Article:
St.Joseph High School
ELA B30, Period 2
Wed, Oct, 23, 2013
In Hamlet, Hamlet’s and Laertes’ quests for revenge suggest that the reader need to think coherently and clearly so that their thoughts do not pressure them into actions that they do not find moral. In Hamlet by William Shakespeare, Hamlet’s revenge is appropriate but Laertes’ revenge is inappropriate. Because of this, Hamlet’s revenged was based on an obvious reason and he did not want to revenge for his father’s loyalty. However, Laertes’ revenge did not have a certain purpose.
Hamlet had a clear reason for revenge on Claudius and he thought about morality before he decided to kill Claudius. When Laertes decided to kill Hamlet, he had not thought about the reason that Hamlet killed Polonius or what made Ophelia commit suicide. The diction in the text suggests that the characters will do whatever it takes to get revenge, without a sense of rationale, thus effecting their morality. Claudius provides evidence, saying: "Laertes, was your father dear to you? /or are you like the painting of a sorrow...To show your father's son in deed/more than in words?"(4, vii, 105-7; 123-4). This stresses that Claudius knows Laertes is unmorally passionate because Laertes has a strong thirst for revenge, but he wants Laertes to recognize it completely. Laertes responds: "To cut his throat I' the church," (4, vii, 125), which shows that Laertes does recognize his passion. Tragically, this shows that Laertes is too focused on vengeance to see clearly because he is so quick to say how and where he'll take his vengeance. He doesn't see that Claudius wants Hamlet dead for his own reason, not because Hamlet killed Polonius. Moreover, this reveals that the act of carrying out revenge takes away the avenger's capability to think morally because he is too busy keeping the promise of vengeance.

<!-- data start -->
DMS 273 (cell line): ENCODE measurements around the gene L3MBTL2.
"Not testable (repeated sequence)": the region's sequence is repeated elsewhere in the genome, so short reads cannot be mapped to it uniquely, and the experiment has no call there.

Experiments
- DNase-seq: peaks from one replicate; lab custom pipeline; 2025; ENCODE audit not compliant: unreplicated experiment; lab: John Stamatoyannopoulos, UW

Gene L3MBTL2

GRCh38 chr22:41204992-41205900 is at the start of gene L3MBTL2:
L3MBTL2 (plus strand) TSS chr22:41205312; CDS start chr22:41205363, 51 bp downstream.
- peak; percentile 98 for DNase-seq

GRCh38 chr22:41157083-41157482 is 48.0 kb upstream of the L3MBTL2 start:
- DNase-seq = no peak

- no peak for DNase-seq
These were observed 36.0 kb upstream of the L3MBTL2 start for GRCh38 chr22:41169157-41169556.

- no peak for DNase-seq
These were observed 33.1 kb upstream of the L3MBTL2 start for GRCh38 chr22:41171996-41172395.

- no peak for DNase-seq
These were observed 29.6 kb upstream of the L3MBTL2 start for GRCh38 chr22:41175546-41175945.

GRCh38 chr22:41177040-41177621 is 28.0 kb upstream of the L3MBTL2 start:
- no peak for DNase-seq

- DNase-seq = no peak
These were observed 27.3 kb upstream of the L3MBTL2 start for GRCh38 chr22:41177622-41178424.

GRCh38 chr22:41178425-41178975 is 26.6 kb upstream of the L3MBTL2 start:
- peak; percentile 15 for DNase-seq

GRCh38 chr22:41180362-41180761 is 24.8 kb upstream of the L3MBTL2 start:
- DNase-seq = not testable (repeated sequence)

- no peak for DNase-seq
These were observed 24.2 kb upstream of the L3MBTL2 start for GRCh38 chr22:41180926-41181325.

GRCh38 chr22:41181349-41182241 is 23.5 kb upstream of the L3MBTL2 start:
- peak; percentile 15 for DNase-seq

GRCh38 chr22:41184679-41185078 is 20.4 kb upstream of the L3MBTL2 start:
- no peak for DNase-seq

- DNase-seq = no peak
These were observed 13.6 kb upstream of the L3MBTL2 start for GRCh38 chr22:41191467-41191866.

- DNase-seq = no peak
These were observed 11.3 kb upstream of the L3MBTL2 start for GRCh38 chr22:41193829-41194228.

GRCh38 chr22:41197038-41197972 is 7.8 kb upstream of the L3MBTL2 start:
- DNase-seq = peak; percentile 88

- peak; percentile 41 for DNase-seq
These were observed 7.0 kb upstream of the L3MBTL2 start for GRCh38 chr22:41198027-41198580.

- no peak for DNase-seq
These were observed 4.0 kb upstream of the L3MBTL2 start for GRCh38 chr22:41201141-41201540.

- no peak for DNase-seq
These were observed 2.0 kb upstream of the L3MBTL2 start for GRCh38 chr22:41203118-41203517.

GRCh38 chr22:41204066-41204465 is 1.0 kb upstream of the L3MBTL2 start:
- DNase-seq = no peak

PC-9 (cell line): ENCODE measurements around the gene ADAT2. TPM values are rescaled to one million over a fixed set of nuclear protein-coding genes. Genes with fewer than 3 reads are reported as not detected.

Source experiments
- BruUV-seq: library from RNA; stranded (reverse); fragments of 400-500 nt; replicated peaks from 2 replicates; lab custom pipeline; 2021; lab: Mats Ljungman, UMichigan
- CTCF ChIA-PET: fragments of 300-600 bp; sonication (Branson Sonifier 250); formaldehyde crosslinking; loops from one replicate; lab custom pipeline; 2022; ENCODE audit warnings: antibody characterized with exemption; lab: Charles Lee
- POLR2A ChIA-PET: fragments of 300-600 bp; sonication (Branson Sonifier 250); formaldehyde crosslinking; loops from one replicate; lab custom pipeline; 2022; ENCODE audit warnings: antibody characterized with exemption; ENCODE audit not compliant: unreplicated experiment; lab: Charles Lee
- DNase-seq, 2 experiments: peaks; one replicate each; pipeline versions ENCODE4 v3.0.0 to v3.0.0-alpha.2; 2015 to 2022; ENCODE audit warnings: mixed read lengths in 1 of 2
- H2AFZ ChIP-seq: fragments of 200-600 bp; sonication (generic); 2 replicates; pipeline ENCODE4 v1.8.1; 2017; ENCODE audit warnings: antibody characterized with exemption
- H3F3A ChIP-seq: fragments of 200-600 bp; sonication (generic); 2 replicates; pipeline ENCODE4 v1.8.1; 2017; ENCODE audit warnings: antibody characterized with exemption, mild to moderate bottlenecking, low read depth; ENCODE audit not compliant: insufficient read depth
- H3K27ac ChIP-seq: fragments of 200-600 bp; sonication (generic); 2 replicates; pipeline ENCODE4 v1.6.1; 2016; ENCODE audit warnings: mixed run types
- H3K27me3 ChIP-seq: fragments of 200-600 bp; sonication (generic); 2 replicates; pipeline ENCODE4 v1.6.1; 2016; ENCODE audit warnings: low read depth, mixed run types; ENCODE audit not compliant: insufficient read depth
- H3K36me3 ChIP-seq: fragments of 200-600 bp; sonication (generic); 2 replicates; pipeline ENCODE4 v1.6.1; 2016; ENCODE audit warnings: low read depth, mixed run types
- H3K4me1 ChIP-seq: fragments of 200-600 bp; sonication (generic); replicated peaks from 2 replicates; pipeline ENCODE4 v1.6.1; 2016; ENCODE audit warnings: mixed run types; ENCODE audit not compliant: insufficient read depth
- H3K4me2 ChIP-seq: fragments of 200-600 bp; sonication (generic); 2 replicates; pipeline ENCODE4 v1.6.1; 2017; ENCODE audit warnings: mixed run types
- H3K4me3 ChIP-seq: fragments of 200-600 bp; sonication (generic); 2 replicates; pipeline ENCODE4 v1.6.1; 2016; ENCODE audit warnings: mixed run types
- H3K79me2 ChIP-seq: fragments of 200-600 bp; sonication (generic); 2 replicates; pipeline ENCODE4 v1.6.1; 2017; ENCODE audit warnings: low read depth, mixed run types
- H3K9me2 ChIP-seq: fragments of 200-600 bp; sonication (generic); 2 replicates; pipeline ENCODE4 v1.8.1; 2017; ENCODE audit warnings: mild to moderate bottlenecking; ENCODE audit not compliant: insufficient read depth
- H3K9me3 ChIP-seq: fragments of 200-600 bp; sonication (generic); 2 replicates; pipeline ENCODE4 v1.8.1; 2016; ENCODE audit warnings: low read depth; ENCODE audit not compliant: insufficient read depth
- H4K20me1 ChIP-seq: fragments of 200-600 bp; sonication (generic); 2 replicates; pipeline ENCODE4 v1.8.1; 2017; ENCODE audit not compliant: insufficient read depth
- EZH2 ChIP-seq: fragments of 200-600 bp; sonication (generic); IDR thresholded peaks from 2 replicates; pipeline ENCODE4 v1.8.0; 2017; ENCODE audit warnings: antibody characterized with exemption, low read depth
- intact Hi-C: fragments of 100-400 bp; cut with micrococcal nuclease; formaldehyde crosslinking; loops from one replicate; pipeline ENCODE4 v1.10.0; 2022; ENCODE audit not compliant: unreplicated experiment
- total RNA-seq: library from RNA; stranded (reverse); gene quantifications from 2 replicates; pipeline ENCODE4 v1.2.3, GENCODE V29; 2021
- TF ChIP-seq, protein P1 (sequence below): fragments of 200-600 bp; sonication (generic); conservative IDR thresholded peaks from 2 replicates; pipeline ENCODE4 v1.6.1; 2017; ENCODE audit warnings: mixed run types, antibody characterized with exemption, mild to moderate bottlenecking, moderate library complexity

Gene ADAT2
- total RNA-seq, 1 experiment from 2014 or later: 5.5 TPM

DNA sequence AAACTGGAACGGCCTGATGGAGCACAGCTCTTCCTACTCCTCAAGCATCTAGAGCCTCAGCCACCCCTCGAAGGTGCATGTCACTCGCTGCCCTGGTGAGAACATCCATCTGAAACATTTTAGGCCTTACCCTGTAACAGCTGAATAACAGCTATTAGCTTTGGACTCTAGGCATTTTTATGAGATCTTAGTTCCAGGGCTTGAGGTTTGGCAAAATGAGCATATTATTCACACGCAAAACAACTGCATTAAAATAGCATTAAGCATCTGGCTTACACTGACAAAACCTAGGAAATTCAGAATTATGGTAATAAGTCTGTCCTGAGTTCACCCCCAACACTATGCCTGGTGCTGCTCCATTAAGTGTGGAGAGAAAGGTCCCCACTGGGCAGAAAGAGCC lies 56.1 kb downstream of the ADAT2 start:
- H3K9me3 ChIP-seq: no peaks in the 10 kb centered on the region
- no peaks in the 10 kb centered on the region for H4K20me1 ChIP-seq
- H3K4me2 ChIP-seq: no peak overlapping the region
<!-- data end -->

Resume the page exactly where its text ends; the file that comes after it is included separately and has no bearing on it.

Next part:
Hamlet was not naturally vengeful, but he was loyal to his father so he swore an oath...